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There’s a slug in my food bowl …!

I have been having problems sleeping lately. Between a busy brain and a cat who wakes me at 2am because there is a slug in her food bowl, it’s been tough to grab some complete shut eye. Despite my best efforts to ignore my furry friend, I always end up staggering out of bed, curse and swear under my breath as I impale my feet on various cat toys, bang my shin against chair legs and then trip over the other cat who has decided to join the protest against said slug in food bowl. Slug now removed, food bowl washed and refilled, where are the hungry cats? Yep, back on my bed fast asleep.

Despite my whinging I am going to miss this when I move to the West End of Glasgow. These furry pests, cats not slugs, have been a huge part of my life for the last few years. No matter what is going on they have a wee routine that I am going to miss being part of.

But change comes whether we like it or not, and we need to cope with that. Things that have been constants have to be sacrificed as we adjust to what life’s hand deals us. Almost 6 years ago I moved to this Cottage to live with my sister so that I could afford to go to University. Now, about to head into my final year as an undergrad, I leave behind the fluff monsters, family and slugs to move to what a friend called my “spiritual home”. With every box that gets packed, memories appear with all the things I have gathered while living here, from cocktail sticks to movie posters, maps of mazes to a broken hourglass that’s leaked pink sand all over the carpet.

(A pic of sand dunes is much better than one of broken glass)

Cleaning up said Pepto Bismol coloured sand, I kept hearing that line “like sands through the hourglass, so are the days of our lives”. Life, like those sands, shifts constantly and so, therefore, must we. Whether it is a metaphorical slug in our food bowl, the proverbial yes Doctor I will finally change my lifestyle, or a recognition that you need to start wearing slippers because if you walk through a house at 2am barefoot you will stand on something sharp, every now and then we need upheaval. We need to turn the hourglass upside down.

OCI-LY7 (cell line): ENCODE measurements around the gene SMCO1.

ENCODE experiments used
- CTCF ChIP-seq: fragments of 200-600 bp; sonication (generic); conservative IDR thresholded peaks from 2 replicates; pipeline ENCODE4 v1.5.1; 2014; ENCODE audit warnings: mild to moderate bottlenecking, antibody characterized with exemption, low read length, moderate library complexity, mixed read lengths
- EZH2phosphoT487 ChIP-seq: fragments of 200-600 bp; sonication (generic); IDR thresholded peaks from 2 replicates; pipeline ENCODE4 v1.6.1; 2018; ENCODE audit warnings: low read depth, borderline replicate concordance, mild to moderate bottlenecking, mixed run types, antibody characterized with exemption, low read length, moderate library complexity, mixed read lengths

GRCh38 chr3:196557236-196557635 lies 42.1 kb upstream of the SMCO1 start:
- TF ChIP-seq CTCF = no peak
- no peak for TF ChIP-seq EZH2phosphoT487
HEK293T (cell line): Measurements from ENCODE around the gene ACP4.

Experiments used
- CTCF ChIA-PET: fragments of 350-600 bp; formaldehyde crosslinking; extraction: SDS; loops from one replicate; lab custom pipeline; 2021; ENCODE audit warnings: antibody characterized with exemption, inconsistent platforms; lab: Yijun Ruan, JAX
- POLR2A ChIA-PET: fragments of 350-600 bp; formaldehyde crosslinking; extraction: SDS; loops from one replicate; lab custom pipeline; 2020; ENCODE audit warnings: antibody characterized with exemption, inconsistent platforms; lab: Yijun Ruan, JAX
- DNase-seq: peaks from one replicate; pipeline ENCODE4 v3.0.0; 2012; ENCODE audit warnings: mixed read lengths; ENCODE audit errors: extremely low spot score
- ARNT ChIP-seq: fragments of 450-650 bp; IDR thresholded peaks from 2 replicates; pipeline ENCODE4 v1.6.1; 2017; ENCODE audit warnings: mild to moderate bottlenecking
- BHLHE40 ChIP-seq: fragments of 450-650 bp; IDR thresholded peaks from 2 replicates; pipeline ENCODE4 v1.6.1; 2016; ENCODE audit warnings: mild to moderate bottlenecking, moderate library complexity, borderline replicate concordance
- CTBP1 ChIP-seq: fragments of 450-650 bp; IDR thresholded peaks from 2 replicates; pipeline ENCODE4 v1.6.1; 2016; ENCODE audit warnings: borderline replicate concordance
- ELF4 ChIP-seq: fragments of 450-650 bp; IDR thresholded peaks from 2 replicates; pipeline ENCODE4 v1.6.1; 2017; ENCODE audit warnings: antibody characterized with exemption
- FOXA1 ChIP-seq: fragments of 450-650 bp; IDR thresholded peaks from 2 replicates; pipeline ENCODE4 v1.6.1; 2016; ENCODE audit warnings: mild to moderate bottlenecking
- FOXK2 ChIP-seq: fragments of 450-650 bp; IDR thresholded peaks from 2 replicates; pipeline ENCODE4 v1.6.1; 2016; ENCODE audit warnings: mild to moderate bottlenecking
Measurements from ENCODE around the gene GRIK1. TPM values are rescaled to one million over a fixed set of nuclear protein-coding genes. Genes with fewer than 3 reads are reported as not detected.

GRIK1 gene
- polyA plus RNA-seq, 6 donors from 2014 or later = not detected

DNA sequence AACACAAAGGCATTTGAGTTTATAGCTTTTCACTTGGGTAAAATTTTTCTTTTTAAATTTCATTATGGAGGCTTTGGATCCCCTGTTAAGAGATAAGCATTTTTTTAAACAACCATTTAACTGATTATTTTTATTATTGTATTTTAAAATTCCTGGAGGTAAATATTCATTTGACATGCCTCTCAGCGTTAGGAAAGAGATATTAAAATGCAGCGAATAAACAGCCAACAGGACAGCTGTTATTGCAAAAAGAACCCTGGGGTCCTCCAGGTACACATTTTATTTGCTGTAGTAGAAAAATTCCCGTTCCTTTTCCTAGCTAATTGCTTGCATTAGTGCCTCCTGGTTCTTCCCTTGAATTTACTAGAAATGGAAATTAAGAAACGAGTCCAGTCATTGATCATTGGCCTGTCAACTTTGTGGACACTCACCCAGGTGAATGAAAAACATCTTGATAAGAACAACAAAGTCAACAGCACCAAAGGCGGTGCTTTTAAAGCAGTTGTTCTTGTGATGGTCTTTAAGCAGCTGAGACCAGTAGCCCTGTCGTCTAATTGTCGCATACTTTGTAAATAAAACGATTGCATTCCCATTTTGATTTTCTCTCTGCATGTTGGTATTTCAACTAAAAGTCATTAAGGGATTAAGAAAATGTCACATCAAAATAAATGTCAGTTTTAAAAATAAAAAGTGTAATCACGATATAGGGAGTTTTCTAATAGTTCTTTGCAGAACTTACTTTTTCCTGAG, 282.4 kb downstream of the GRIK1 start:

When I sat watching the seabirds on the beach at Ayr, it struck me how adaptable they are, adjusting their flight to match the wind and tide. When we flip that hourglass we do the same as we struggle, sometimes in the dark, through life’s minefield of cat toys! We scream quietly into ourselves so as not to wake anyone, we lie awake wondering if that broken plastic ball has punctured an artery, but perhaps most of all we think, we struggle, then we eat two bars of chocolate, cry, use up another box of tissues and pack four more boxes.

Tom Hiddleston (any excuse to mention Hiddles) once quoted Confucius …

“We have two lives and the second begins when we realise we only have one”

Sometimes we do need to flip that hourglass but, for me, it’s important not to sit and watch the sand run through it. This one life is here right now and there are too many fabulous and, yes, challenging things out there to spend time worrying about the sand running out. I made a conscious decision a while back to stop looking at the hourglass and to step back from searching. I have always been a firm believer in karma and the if it is for you, it won’t go by you mantra, apart from that it is exhausting continually searching physically and emotionaly. Believe me, as someone who spent weeks looking for a flat then when I decided to stop looking two came along at once. Sometimes, sorry Bono, you have to stop the “still hasn’t found what I’m looking for” and just feckin’ live your own life.

So I am off to stick a bright pink Barbie plaster on my foot, pack more boxes and remove the fly that at 3am is now doing the backstroke in the cats water dish.



This blog is partly taken from journal entries that I wrote during counselling sessions, and written in memory of an incredibly special woman who, recently, was my counsellor during one of the most challenging times in my life. Rachael encouraged me to let go of so much negativity and anger, as well as supporting me in person when I needed her. As I searched for answers to the “why me” question she helped me focus on the fact that sometimes there are no answers to that question, and that the exhaustive search is like a continually spinning hourglass that never stops moving. If we stay still, let go of the search, then life becomes much easier aka if it is for us, it won’t go by us.

She will be much missed by her family, friends and “clients” but knowing you have someone like that on the other side is such a blessing.

Rachael, the heart is still open and I have loads of those “emotional bandages” in my bag to use when it breaks. Thank you for being there and rest in peace my friend!

G ❤️🩹

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